The coincidence of again meeting someone who had shown me a photo of the family’s Isetta 6 years ago was uncanny. That we would end up on the same Judging Team goes to show how small this automotive hobby can be. But Owen would not be the ONLY person on the Team with whom I had a connection.
YES, THATIAIN TUGWELL
Day-of-show judging at an AACA event always starts with the judges’ breakfast. There, you meet your team, get an overview from the Team Captain, and preview the list of vehicles to be judged. I was a bit late for breakfast, so while the others talked, I was still getting up several times to fetch my eggs and coffee.
When I got back to the table, I finally saw the list of cars, and noted that the printout also included the names of all my fellow judges. A quick eyeball scan revealed that I knew no one at my table, except….. How often do you come across a first name like “Iain?”
I looked up from my coffee. He was sitting directly across from me. The din in the room forced me to raise my voice almost to a yell. “Hey Iain! I KNOW YOU.”
His expression told me he didn’t quite know what to make of that comment. I continued. “I don’t expect you to remember, but the first time was 1998. A buddy of mine and I were on the New England 1000, in a British Racing Green Sunbeam Tiger”. Slowly, his puzzled frown changed to the slightest of smiles. Once I heard the accent, there was no mistake. “Oh yes, the Tiger, yes, I do remember it. How are you?”
Well, other than shocked to hell, I was fine. I grabbed my phone and texted Steve, the Tiger owner.
“You are NOT going to believe this. I’m at the judges table at the NJ AACA show in Parsippany. On my team is a guy named Iain Tugwell. Yes, THAT Iain Tugwell.”
As if I needed to prove it, I snapped a shot with the cell and sent that to Steve too. To the two of us rookie rally drivers, Iain Tugwell was a legend. He ran the Sunday night “Famous Navigators School”, teaching us the finer points of scoring zero in our rally stages. There was probably some ex-military in him, as he was so set in his ways we nicknamed him “The Carmudgeon”. He was probably on the NE1000 with us until about 2001 or so, making it 18 years since we last connected.
Judging with him was fun; he was the old Iain, short, brusque, to the point, but ultimately big-hearted and good-natured. Later on, I got to meet his wife Jane, and then bade them farewell, as they departed the hotel immediately after judging ended, to get home to Buffalo before midnight. I promised Iain that we would again see each other at an AACA event. I certainly hope to make that true.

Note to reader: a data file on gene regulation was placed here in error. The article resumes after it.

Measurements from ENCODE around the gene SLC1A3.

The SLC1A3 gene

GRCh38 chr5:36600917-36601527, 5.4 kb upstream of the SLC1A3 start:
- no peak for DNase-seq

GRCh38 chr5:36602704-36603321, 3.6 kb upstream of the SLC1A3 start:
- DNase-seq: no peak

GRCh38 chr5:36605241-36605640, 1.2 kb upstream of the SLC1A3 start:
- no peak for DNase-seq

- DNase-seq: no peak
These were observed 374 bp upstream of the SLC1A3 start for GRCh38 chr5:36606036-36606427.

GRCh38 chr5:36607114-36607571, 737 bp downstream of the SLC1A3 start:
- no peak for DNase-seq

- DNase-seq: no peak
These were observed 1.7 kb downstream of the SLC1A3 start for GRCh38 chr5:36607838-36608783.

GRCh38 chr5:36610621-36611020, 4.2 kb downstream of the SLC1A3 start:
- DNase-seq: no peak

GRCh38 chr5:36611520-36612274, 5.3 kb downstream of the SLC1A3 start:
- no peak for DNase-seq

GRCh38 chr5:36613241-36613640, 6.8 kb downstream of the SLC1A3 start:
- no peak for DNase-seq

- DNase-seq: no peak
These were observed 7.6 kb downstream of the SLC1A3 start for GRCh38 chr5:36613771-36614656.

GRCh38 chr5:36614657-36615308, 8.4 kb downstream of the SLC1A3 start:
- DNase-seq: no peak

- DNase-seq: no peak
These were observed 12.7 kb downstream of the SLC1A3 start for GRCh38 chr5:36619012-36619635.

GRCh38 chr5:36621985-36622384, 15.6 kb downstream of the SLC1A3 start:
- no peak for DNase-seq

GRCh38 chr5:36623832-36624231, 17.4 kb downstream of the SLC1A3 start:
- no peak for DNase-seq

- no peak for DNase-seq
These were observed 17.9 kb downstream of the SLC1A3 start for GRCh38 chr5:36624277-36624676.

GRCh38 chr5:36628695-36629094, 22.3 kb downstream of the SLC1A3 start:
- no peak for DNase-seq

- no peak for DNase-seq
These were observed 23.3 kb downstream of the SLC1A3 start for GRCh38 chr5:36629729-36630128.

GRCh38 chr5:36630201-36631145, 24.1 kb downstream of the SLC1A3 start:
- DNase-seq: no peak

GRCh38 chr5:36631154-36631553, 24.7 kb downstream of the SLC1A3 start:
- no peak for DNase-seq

What a show! Over 400 of the country’s finest classic and collector cars gathered in Parsippany NJ to participate in what was officially known as “The 2019 AACA Eastern Spring National”, but what was simply referred to by the NJ Region members who put it all together as “the National”.
Here’s the background: sometime last year, after a visit from an AACA Director encouraging us to take the leap, the NJ Region of the AACA (Antique Automobile Club of America) decided to host a National event (static car show, as opposed to a driving tour). This would be the first time since 1968 that a National meet would be held in the Garden State. It was “all hands on deck”, and dozens of Regional members (including yours truly) volunteered for duty.
The dates were picked: June 28 through June 30, 2019. The location/host hotel was found: the Hilton Hotel in Parsippany NJ, conveniently located a mile from Interstate 287 in the northern part of the state. As with any National, the several days prior to the actual car show would include a chance for car owners and club members to join optional tours to points of interest in the area. For me, Thursday and Friday were consumed with staying at the hotel to assist with behind-the-scenes work on merchandise and raffle ticket sales, as well as transporting the club’s PA system.
Saturday, the big day, arrived, and many Regional members were already scurrying around the hotel’s hallways at 6am. After I got the PA moved into position, I put my 1993 Mazda Miata on the show field in the HPOF category (Historical Preservation of Original Features), and rushed to judges’ breakfast.